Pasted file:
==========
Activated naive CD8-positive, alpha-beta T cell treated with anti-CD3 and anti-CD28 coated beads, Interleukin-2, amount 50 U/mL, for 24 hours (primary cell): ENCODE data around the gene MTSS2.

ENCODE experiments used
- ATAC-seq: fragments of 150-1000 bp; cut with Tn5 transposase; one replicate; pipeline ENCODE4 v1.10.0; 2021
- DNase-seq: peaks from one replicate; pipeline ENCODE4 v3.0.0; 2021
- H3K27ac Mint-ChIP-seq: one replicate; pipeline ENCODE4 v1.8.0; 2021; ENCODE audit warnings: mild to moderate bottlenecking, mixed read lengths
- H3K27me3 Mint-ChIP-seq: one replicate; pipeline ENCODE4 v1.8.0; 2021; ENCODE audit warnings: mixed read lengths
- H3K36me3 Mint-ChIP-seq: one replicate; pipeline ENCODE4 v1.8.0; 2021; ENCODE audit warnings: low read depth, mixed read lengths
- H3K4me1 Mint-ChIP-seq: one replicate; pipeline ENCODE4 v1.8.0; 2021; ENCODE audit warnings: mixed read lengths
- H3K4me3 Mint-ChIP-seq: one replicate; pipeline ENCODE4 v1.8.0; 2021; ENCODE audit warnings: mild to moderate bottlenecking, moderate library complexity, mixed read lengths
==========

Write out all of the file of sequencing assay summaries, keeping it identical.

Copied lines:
Activated naive CD8-positive, alpha-beta T cell treated with anti-CD3 and anti-CD28 coated beads, Interleukin-2, amount 50 U/mL, for 24 hours (primary cell): ENCODE data around the gene MTSS2.

ENCODE experiments used
- ATAC-seq: fragments of 150-1000 bp; cut with Tn5 transposase; one replicate; pipeline ENCODE4 v1.10.0; 2021
- DNase-seq: peaks from one replicate; pipeline ENCODE4 v3.0.0; 2021
- H3K27ac Mint-ChIP-seq: one replicate; pipeline ENCODE4 v1.8.0; 2021; ENCODE audit warnings: mild to moderate bottlenecking, mixed read lengths
- H3K27me3 Mint-ChIP-seq: one replicate; pipeline ENCODE4 v1.8.0; 2021; ENCODE audit warnings: mixed read lengths
- H3K36me3 Mint-ChIP-seq: one replicate; pipeline ENCODE4 v1.8.0; 2021; ENCODE audit warnings: low read depth, mixed read lengths
- H3K4me1 Mint-ChIP-seq: one replicate; pipeline ENCODE4 v1.8.0; 2021; ENCODE audit warnings: mixed read lengths
- H3K4me3 Mint-ChIP-seq: one replicate; pipeline ENCODE4 v1.8.0; 2021; ENCODE audit warnings: mild to moderate bottlenecking, moderate library complexity, mixed read lengths